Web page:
“Problems cannot be solved at the same level of awareness that created them.” – Albert Einstein

Team Whymommy 

One of my fellow scientist mommies is facing a pretty big thing – which may be an understatement, but I am following her strict no-pity rule.  She is in my prayers daily.

That whole statement “in my prayers” is something that feels strange for me to say.

While I hesitate to use the term “rare”, I am one of those unusual scientists who also views myself a person of faith.  Divine providence, in the daily pursuit of our profession, takes somewhat of a back seat.  And rightly it should.  We work within a paradigm that can only function with full carte blanche to question, to argue, to test, to push, and to push back.  Contrary to the shy pocket-protector-geek stereotype, science is not a place for wussies with thin skins.  We are a skeptical lot.  That’s what makes us what we are.

One of my personal heros, evolutionary biologist Stephen J. Gould (an atheist who also penned one of the most eloquent defenses of faith I have ever read) , wrote about his personal experience with cancer and the humane dilemma of the clinician.  When faith and hope are such a strong components of successful outcomes for patients with life-threatening medical decisions, is full disclosure ethical?  When should the lantern of knowledge be chosen over the beacon of hope?  When does bad news rob the patient of one of the factors that most insures their survival?  If you have never read his essay where he synthesizes these warring responsibilities, please click on the link and read it.  He demystifies the statistics that instill us with mind-robbing fear and place reason and hope once more hand in hand.

Independent of my vocation, however, I believe in God simply because I do, and I cannot imagine NOT believing.  My conversation with my Creator (and I use the term in its broadest sense), is a running dialogue that began with my earliest conscious thoughts and continues on a daily basis to this day.  If pressed however, I will say that I am “spiritual”, but not religious.  While I inherently believe in a divine and benevolent God, I have a general mistrust of people who claim to be speaking in his name.  The phrase “I speak to Him every day, and he never mentioned YOU” comes to mind.  The reason the word “prayer” comes to me with difficulty is that it implies a formality that doesn’t seem to apply to our conversations.  My relationship with the divine is intensely intimate and personal, but if you run around telling people you talk to God, it isn’t long before the men in the white coats come to take you to a peaceful place.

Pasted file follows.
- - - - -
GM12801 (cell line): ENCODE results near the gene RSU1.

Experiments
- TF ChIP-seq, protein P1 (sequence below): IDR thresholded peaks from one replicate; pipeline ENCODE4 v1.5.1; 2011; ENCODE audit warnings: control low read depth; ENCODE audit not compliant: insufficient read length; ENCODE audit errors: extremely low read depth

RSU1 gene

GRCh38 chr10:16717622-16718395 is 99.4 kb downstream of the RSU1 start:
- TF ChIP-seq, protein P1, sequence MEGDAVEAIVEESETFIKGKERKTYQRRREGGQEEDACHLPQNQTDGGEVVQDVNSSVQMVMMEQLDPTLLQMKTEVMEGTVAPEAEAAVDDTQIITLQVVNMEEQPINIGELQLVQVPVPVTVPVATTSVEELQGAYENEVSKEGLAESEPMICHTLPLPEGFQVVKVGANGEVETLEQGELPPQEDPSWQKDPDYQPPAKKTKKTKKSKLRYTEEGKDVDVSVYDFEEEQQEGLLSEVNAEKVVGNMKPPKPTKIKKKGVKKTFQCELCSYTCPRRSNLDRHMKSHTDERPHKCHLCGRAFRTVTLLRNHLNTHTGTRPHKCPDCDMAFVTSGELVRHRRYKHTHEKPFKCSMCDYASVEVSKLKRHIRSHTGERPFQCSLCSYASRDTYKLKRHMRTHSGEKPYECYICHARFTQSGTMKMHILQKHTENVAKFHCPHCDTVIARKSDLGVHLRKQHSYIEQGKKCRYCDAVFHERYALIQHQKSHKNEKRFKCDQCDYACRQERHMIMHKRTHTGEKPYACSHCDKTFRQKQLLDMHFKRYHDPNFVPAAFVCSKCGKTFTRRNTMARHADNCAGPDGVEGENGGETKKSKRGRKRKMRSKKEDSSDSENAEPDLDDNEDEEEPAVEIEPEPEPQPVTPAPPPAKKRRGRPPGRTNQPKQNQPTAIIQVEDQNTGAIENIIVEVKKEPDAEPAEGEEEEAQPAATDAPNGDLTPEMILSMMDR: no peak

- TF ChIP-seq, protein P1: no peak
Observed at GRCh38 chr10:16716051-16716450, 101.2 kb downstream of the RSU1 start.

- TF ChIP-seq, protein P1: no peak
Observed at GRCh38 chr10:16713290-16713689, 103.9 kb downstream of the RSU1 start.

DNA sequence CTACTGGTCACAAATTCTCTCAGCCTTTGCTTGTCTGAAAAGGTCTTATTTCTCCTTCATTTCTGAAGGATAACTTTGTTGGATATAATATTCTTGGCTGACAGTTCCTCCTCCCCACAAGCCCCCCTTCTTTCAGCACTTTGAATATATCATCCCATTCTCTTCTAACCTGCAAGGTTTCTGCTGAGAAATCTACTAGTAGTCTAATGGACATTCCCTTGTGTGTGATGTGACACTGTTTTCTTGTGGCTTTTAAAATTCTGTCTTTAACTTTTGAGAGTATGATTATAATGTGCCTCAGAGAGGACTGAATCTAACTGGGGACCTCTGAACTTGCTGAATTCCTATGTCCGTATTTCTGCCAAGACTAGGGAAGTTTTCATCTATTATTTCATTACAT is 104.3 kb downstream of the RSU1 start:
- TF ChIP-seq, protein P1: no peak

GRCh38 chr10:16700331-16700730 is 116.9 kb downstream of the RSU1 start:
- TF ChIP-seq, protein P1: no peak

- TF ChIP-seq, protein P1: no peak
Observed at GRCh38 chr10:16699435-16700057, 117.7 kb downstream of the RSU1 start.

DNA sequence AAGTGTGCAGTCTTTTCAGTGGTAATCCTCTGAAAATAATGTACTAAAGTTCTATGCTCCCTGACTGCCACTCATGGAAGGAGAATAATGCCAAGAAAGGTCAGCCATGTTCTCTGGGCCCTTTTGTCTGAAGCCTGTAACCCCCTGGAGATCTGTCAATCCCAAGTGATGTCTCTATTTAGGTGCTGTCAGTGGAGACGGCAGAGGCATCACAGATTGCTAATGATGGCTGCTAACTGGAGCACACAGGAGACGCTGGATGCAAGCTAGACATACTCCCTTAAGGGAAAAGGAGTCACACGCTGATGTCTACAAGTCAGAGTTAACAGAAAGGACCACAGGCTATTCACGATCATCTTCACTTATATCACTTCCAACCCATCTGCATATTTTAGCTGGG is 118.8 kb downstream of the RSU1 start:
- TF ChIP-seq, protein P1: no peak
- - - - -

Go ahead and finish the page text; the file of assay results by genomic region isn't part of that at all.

It is this running conversation with God, and the illogical belief in the hand of providence, that forms the center of my ability to perservere in times of crisis.  I place my faith and my hope upon an unseen power that each dawn will see a better day.  Even when all evidence is to the contrary.

1 Corinthians 13:13  “and now there doth remain faith, hope, love — these three; and the greatest of these is love”

I think Paul, in his Epistle, was giving faith and hope short shrift.

When we face the dark paths of our life,  days where evidence and common sense tell us we have no business treading, it is faith that carries our great weight, it is hope that lights our way.  It trusting that when we stumble, it is our family, our friends and, yes, our God, that will steady us, hold us and guide us through the blackness. What people for whom faith is an illogical answer to a crisis fail to understand is that those of use who derive our inner strength from the intangible do not do so blindly.  We are, by and large, fighters.  We will not go gently into our good night.   When placed in the path of a speeding train we will step aside FIRST, and thank God later.

But we will thank God, if not for divine intervention, then for granting us the presence of mind to get the heck out of the way.  So, for Whymommy, I will pray that she seeks and receives all the best weapons in our scientific arsenal.  That the boundaries of what we know and what we can accomplish are pushed forward for her.  And I pray that at the end of the day, when she is weary from fighting the good fight, that the light of her faith and the force of her hope will take her into the next day.  And the next.  And the next. 

Always knowing always that hands and hearts surround her when she stumbles.

Always knowing that she is never in the dark alone.

July 2nd, 2007 at 1:23 pm
9 Responses to “For Whymommy”
  1. 1
    Steph Says:

    Thank you so much for this post. It is virtually identical to the way I believe, and you’ve captured it so much more eloquently than I ever have. I so often feel surrounded by people who live in a much more dogmatic reality than mine and I get so frustrated at being bombarded by what seems like intolerant and inflexible attitudes. It’s such a relief to know that I am not the only one who lives in faith without the confines of organized religion.

  2. 2

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  3. 3

    So very eloquent.

  4. 4
    canape Says:

    Beautiful. Thank you.

  5. 5

    You write beautifully and express exactly what I feel. Not organized religion, but always a relationship with God.

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    Susan Says:

    Just so you’ll know, you’re not the only Biologist of Faith either …..

    And I sort of thought that everybody “pray’d” that way! It’s almost an ongoing “conversation.”

  8. 8

    And of course, as soon as I saw your photo, I knew exactly who you were and how I stumbled onto your blog! I knew about the mommy part, I didn’t know about the Biology Part!



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